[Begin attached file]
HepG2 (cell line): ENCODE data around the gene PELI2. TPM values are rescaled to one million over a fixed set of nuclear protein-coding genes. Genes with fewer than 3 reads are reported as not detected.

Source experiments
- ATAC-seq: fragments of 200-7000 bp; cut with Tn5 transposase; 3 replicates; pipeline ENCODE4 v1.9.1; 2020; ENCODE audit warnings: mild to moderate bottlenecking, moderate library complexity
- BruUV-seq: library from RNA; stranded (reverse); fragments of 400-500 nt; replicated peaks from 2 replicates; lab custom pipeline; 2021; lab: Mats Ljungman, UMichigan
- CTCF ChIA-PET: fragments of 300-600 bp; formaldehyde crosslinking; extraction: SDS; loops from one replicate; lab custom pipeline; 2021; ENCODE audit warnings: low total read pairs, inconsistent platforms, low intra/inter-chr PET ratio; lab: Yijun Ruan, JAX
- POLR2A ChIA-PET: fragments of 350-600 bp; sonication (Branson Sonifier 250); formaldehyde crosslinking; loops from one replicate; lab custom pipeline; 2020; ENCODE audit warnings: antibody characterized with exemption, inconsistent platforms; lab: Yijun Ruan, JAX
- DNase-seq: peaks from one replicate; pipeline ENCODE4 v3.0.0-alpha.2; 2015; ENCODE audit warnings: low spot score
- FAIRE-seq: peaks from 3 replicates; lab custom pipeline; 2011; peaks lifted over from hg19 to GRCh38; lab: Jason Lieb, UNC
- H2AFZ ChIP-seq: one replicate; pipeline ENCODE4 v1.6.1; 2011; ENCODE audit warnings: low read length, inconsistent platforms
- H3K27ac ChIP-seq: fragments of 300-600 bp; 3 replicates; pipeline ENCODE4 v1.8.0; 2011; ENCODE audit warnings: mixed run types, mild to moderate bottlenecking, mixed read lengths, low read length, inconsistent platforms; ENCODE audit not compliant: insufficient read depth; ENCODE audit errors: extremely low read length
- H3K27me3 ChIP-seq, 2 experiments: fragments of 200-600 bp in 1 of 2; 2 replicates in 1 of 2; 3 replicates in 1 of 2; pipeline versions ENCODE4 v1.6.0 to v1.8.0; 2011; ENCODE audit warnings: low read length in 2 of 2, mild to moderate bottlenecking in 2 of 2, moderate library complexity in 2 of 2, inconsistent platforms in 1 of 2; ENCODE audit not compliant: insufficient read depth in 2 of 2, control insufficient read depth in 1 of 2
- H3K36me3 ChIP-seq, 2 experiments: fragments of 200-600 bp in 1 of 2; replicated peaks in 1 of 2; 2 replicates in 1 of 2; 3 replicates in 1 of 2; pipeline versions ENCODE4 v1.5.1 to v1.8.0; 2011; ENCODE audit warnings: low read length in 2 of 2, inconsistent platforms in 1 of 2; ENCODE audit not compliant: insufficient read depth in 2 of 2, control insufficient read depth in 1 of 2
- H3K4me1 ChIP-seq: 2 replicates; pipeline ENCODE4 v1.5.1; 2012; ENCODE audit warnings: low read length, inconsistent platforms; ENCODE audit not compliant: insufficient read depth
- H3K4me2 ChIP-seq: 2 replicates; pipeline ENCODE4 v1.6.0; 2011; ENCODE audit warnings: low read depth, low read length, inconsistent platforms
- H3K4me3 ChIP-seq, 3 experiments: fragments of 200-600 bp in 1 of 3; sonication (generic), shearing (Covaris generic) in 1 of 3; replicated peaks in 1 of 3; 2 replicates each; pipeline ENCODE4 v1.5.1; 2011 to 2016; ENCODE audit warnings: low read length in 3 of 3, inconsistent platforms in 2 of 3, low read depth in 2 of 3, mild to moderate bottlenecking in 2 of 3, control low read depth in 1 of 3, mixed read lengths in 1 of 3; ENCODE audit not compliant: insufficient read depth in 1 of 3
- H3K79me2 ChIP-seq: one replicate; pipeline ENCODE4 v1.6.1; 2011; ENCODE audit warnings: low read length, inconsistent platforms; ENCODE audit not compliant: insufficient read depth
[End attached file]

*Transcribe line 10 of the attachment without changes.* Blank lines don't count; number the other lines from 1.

- H3K27ac ChIP-seq: fragments of 300-600 bp; 3 replicates; pipeline ENCODE4 v1.8.0; 2011; ENCODE audit warnings: mixed run types, mild to moderate bottlenecking, mixed read lengths, low read length, inconsistent platforms; ENCODE audit not compliant: insufficient read depth; ENCODE audit errors: extremely low read length